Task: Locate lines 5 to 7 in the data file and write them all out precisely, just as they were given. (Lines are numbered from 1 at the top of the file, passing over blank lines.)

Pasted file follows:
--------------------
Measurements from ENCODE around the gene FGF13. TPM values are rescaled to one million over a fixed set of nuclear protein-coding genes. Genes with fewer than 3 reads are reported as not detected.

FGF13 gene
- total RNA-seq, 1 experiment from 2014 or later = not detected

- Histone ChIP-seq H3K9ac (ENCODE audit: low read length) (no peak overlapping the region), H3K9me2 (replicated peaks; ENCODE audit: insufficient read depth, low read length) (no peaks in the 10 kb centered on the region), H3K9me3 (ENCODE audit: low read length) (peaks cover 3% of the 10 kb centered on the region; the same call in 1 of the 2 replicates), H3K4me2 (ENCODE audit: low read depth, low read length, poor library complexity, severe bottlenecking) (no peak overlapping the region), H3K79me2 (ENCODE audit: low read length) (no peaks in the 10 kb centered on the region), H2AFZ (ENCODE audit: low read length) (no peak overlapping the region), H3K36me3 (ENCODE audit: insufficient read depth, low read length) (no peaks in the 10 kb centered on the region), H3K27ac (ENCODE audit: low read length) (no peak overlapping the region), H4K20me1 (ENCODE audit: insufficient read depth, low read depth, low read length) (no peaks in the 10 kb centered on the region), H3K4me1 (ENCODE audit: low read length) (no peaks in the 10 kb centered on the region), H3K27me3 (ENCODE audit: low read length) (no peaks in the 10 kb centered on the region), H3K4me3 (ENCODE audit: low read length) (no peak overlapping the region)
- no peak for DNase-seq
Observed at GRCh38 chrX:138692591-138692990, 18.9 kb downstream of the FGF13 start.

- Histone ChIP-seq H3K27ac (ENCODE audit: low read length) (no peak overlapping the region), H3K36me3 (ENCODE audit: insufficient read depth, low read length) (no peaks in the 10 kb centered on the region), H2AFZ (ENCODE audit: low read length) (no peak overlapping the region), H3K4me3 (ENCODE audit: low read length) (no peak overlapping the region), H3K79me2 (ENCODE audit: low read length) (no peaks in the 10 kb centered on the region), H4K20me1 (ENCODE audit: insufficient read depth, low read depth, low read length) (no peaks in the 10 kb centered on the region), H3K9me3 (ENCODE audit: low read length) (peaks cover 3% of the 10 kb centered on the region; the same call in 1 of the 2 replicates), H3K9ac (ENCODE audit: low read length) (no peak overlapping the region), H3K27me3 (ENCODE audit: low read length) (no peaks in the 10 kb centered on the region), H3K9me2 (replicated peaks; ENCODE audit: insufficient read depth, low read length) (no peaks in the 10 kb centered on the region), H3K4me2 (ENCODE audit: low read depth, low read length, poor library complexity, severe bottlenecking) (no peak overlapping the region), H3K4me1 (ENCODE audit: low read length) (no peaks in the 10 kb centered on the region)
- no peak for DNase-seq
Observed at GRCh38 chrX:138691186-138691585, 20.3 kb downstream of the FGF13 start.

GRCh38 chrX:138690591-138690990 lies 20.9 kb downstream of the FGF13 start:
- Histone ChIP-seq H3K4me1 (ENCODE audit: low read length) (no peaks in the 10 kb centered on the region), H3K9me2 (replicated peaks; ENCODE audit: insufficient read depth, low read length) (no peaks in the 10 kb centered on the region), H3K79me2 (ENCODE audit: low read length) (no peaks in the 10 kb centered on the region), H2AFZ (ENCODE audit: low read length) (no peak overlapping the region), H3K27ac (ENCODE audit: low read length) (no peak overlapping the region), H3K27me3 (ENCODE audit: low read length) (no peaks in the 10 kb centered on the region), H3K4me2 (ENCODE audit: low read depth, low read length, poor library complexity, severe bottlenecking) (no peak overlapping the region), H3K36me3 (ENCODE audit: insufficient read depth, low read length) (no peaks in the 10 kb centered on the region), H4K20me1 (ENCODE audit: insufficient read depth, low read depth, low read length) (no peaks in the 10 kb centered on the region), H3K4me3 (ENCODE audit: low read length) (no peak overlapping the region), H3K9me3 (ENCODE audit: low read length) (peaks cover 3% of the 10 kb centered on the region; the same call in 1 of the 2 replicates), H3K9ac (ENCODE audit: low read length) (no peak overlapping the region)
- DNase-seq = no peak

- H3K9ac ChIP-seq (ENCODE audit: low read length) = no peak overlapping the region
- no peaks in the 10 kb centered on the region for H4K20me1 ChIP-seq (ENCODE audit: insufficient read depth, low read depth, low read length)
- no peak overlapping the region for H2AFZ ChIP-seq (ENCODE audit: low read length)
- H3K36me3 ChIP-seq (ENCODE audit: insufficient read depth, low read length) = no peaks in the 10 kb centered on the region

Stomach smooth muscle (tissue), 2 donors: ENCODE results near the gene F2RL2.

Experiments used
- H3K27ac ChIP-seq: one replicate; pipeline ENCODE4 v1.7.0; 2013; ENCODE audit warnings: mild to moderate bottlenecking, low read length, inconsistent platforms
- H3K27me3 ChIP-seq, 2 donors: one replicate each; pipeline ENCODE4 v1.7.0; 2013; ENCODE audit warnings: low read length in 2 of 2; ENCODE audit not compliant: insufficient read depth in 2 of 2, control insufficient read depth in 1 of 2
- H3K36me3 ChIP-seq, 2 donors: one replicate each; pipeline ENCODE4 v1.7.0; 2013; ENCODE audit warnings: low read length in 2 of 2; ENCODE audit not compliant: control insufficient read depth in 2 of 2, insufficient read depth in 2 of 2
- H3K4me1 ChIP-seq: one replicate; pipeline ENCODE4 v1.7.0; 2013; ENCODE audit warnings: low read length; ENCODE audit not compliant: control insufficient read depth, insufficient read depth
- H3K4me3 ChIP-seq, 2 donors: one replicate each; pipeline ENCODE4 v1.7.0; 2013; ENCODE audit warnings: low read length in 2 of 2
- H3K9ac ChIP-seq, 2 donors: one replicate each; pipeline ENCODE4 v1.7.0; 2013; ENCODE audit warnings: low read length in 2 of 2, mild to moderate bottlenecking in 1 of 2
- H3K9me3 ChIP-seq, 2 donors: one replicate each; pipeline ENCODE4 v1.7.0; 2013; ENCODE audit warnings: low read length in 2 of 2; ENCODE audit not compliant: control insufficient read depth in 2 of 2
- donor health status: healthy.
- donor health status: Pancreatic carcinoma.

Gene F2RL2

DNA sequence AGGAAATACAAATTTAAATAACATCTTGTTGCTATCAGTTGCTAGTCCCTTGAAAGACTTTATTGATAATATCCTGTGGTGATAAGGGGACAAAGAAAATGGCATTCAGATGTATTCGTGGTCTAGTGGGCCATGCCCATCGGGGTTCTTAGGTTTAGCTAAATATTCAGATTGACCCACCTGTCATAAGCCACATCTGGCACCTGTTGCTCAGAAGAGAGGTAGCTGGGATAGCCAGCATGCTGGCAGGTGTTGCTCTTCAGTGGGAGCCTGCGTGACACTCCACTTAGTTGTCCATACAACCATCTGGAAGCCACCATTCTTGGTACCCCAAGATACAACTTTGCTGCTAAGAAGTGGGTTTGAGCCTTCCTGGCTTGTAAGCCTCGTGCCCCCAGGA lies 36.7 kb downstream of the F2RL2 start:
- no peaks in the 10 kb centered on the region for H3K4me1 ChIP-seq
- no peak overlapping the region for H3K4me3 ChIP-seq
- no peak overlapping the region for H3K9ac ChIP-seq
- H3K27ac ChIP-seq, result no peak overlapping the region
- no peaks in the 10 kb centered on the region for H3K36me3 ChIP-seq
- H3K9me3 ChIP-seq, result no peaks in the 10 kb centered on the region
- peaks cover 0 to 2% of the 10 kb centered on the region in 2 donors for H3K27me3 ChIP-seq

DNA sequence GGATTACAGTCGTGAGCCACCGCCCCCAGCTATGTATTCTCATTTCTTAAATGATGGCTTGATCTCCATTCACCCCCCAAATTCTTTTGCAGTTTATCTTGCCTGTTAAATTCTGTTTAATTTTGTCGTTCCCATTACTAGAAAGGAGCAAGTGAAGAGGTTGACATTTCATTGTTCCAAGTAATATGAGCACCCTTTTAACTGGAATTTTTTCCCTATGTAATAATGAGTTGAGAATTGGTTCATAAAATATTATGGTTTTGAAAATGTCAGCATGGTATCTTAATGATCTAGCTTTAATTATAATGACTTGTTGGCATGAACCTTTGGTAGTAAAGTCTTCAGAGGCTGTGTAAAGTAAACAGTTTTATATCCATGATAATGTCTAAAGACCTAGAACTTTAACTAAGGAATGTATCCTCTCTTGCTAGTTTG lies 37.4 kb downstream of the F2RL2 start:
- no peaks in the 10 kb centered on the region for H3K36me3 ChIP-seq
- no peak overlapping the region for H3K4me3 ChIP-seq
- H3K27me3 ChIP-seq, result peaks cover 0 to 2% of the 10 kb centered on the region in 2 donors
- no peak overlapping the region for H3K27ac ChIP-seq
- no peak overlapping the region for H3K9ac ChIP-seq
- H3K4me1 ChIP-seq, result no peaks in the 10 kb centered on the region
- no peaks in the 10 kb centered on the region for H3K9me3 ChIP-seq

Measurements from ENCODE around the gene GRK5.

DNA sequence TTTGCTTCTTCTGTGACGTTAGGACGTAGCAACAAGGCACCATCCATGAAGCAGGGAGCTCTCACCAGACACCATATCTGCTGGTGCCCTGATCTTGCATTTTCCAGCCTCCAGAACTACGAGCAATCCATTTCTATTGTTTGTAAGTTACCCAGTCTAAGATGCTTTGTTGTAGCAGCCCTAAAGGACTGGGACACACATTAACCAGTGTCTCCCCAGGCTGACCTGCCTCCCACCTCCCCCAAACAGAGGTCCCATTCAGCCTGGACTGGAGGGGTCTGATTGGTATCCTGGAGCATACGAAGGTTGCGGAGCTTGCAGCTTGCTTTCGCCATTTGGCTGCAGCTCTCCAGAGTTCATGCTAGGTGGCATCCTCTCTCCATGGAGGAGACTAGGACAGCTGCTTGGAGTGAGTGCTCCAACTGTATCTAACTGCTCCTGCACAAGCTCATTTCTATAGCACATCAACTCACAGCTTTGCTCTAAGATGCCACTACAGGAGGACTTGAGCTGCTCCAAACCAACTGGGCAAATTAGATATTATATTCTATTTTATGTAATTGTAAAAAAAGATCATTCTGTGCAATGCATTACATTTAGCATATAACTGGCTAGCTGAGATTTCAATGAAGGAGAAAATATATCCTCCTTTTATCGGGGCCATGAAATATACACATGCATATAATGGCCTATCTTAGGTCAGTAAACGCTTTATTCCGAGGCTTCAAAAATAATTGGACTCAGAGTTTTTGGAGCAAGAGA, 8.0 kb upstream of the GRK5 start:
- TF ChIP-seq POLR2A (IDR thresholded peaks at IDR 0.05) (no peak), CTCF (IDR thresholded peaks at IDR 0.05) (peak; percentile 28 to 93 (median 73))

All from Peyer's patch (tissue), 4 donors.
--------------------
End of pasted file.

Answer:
- no peak for DNase-seq
Observed at GRCh38 chrX:138692591-138692990, 18.9 kb downstream of the FGF13 start.

- Histone ChIP-seq H3K27ac (ENCODE audit: low read length) (no peak overlapping the region), H3K36me3 (ENCODE audit: insufficient read depth, low read length) (no peaks in the 10 kb centered on the region), H2AFZ (ENCODE audit: low read length) (no peak overlapping the region), H3K4me3 (ENCODE audit: low read length) (no peak overlapping the region), H3K79me2 (ENCODE audit: low read length) (no peaks in the 10 kb centered on the region), H4K20me1 (ENCODE audit: insufficient read depth, low read depth, low read length) (no peaks in the 10 kb centered on the region), H3K9me3 (ENCODE audit: low read length) (peaks cover 3% of the 10 kb centered on the region; the same call in 1 of the 2 replicates), H3K9ac (ENCODE audit: low read length) (no peak overlapping the region), H3K27me3 (ENCODE audit: low read length) (no peaks in the 10 kb centered on the region), H3K9me2 (replicated peaks; ENCODE audit: insufficient read depth, low read length) (no peaks in the 10 kb centered on the region), H3K4me2 (ENCODE audit: low read depth, low read length, poor library complexity, severe bottlenecking) (no peak overlapping the region), H3K4me1 (ENCODE audit: low read length) (no peaks in the 10 kb centered on the region)